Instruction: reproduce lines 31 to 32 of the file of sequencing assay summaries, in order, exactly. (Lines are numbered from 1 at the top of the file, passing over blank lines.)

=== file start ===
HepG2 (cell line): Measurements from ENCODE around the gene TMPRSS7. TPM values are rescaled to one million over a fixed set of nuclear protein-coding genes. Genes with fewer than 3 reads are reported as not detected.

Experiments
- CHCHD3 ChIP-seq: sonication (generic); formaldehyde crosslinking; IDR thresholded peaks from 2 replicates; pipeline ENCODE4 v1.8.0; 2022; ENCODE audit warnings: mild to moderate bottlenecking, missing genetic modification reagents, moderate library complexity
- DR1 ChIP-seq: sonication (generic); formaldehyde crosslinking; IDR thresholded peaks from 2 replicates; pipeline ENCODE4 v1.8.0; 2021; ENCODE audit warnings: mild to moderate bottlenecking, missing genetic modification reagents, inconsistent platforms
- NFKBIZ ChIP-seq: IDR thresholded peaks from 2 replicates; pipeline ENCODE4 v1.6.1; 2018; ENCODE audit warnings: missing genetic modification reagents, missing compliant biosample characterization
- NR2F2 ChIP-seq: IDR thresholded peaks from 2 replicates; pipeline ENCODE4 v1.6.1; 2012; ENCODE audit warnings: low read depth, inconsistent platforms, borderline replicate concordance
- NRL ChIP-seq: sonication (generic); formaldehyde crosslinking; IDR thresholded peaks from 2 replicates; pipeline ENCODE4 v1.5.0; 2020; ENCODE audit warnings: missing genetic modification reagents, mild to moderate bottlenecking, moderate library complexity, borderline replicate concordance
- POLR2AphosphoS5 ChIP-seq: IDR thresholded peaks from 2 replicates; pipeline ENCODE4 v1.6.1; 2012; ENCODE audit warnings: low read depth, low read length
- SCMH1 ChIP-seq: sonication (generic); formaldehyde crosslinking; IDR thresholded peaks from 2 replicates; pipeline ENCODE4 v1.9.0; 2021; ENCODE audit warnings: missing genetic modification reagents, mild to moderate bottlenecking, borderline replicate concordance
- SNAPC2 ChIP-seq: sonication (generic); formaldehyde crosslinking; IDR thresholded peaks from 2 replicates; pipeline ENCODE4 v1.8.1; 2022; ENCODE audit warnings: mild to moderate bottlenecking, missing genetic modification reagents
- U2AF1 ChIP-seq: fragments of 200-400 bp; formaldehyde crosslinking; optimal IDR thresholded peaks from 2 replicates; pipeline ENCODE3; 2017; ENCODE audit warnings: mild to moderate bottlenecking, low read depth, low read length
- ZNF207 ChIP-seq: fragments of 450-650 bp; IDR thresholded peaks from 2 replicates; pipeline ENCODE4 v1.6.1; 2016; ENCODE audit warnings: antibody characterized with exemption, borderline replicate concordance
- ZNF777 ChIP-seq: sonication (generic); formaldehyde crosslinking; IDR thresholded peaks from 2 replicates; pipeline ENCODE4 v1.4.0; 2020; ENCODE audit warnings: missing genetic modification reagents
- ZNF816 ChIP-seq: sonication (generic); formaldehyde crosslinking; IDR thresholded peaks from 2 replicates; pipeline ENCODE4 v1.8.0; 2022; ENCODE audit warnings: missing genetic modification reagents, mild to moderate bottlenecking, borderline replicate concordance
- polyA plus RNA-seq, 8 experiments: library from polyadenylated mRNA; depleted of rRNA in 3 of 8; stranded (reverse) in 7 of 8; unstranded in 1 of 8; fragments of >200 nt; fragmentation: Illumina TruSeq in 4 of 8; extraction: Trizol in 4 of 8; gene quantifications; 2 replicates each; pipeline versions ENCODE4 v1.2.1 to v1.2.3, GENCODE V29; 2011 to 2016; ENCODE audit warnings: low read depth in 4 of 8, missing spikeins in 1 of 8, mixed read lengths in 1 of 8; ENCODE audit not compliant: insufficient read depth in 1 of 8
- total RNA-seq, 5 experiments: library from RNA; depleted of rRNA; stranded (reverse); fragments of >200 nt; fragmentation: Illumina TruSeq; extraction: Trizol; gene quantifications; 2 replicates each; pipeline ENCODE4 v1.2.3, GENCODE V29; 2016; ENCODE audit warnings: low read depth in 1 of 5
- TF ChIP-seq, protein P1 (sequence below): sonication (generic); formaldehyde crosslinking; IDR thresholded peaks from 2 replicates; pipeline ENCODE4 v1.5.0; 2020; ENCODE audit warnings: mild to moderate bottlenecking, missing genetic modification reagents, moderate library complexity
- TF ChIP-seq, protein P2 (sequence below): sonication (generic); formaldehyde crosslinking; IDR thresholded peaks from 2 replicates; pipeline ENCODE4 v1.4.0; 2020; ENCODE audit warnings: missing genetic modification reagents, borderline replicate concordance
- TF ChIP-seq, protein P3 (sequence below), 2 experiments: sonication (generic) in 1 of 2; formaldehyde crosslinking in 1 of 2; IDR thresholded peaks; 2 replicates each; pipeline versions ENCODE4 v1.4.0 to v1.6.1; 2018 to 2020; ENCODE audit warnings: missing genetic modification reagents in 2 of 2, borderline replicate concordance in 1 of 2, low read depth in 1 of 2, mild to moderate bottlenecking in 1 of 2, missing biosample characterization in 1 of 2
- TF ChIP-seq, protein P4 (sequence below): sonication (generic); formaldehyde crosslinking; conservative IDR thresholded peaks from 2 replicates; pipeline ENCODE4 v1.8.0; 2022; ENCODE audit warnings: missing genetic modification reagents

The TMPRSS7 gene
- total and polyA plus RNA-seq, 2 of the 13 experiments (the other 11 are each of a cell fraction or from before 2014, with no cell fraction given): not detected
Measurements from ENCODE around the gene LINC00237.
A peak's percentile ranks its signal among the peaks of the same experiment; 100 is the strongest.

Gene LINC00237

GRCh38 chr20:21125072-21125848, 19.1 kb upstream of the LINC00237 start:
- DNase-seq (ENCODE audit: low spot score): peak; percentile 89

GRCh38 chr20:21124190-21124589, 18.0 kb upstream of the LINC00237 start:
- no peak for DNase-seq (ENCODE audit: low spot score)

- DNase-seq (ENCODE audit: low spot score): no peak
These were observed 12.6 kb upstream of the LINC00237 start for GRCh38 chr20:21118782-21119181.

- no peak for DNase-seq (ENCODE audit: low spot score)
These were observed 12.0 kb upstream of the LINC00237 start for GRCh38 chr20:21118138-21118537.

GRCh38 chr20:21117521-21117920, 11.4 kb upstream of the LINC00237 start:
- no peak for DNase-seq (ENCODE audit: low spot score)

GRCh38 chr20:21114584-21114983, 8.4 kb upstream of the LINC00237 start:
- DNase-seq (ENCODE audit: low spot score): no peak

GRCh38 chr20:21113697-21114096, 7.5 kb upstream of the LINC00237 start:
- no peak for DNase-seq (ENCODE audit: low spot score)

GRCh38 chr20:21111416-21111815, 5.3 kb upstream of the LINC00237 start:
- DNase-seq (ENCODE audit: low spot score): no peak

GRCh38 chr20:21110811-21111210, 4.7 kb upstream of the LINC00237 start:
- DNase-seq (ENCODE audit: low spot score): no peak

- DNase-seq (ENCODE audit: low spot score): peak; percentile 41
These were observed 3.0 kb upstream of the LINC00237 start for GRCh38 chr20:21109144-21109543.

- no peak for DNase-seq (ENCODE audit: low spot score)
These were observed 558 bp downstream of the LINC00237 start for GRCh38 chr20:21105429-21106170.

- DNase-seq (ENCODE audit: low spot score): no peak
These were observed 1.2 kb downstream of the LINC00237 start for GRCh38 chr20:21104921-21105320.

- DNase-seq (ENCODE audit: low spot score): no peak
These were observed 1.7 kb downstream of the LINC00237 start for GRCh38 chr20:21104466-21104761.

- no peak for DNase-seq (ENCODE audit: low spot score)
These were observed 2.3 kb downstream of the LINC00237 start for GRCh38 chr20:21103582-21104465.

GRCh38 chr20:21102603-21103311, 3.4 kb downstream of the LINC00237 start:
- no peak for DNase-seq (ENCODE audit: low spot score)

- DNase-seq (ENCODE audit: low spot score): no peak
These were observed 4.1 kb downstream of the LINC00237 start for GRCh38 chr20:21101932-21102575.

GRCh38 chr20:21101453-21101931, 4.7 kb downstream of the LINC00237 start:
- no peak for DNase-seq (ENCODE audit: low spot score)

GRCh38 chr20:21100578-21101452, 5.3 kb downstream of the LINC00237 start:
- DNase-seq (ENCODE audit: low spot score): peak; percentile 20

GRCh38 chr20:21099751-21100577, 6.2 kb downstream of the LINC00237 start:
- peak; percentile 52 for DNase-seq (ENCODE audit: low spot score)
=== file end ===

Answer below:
These were observed 12.6 kb upstream of the LINC00237 start for GRCh38 chr20:21118782-21119181.

- no peak for DNase-seq (ENCODE audit: low spot score)